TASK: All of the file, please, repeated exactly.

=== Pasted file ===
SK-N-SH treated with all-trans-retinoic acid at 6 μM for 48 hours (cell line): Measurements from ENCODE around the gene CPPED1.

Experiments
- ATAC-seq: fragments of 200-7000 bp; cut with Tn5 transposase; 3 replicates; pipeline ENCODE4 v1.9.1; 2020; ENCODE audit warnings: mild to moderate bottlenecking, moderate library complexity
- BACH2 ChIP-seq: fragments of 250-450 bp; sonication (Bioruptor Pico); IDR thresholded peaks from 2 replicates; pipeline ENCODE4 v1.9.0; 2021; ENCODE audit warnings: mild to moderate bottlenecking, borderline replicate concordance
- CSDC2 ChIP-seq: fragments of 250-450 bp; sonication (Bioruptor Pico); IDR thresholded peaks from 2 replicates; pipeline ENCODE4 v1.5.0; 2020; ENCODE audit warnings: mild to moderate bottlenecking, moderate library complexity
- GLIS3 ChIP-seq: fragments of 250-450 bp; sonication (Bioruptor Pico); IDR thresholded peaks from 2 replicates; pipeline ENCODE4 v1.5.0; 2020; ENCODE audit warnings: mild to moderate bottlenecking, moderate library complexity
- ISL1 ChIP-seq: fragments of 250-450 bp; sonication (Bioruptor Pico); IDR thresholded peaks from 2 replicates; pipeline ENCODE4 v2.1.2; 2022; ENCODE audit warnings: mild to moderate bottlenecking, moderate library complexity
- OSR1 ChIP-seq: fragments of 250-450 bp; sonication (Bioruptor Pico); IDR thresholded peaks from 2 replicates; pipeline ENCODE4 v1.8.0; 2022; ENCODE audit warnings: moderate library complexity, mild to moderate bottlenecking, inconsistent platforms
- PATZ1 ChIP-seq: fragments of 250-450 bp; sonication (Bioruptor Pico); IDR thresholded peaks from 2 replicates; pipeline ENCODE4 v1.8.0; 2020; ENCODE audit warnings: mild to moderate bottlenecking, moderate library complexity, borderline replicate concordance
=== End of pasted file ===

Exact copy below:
SK-N-SH treated with all-trans-retinoic acid at 6 μM for 48 hours (cell line): Measurements from ENCODE around the gene CPPED1.

Experiments
- ATAC-seq: fragments of 200-7000 bp; cut with Tn5 transposase; 3 replicates; pipeline ENCODE4 v1.9.1; 2020; ENCODE audit warnings: mild to moderate bottlenecking, moderate library complexity
- BACH2 ChIP-seq: fragments of 250-450 bp; sonication (Bioruptor Pico); IDR thresholded peaks from 2 replicates; pipeline ENCODE4 v1.9.0; 2021; ENCODE audit warnings: mild to moderate bottlenecking, borderline replicate concordance
- CSDC2 ChIP-seq: fragments of 250-450 bp; sonication (Bioruptor Pico); IDR thresholded peaks from 2 replicates; pipeline ENCODE4 v1.5.0; 2020; ENCODE audit warnings: mild to moderate bottlenecking, moderate library complexity
- GLIS3 ChIP-seq: fragments of 250-450 bp; sonication (Bioruptor Pico); IDR thresholded peaks from 2 replicates; pipeline ENCODE4 v1.5.0; 2020; ENCODE audit warnings: mild to moderate bottlenecking, moderate library complexity
- ISL1 ChIP-seq: fragments of 250-450 bp; sonication (Bioruptor Pico); IDR thresholded peaks from 2 replicates; pipeline ENCODE4 v2.1.2; 2022; ENCODE audit warnings: mild to moderate bottlenecking, moderate library complexity
- OSR1 ChIP-seq: fragments of 250-450 bp; sonication (Bioruptor Pico); IDR thresholded peaks from 2 replicates; pipeline ENCODE4 v1.8.0; 2022; ENCODE audit warnings: moderate library complexity, mild to moderate bottlenecking, inconsistent platforms
- PATZ1 ChIP-seq: fragments of 250-450 bp; sonication (Bioruptor Pico); IDR thresholded peaks from 2 replicates; pipeline ENCODE4 v1.8.0; 2020; ENCODE audit warnings: mild to moderate bottlenecking, moderate library complexity, borderline replicate concordance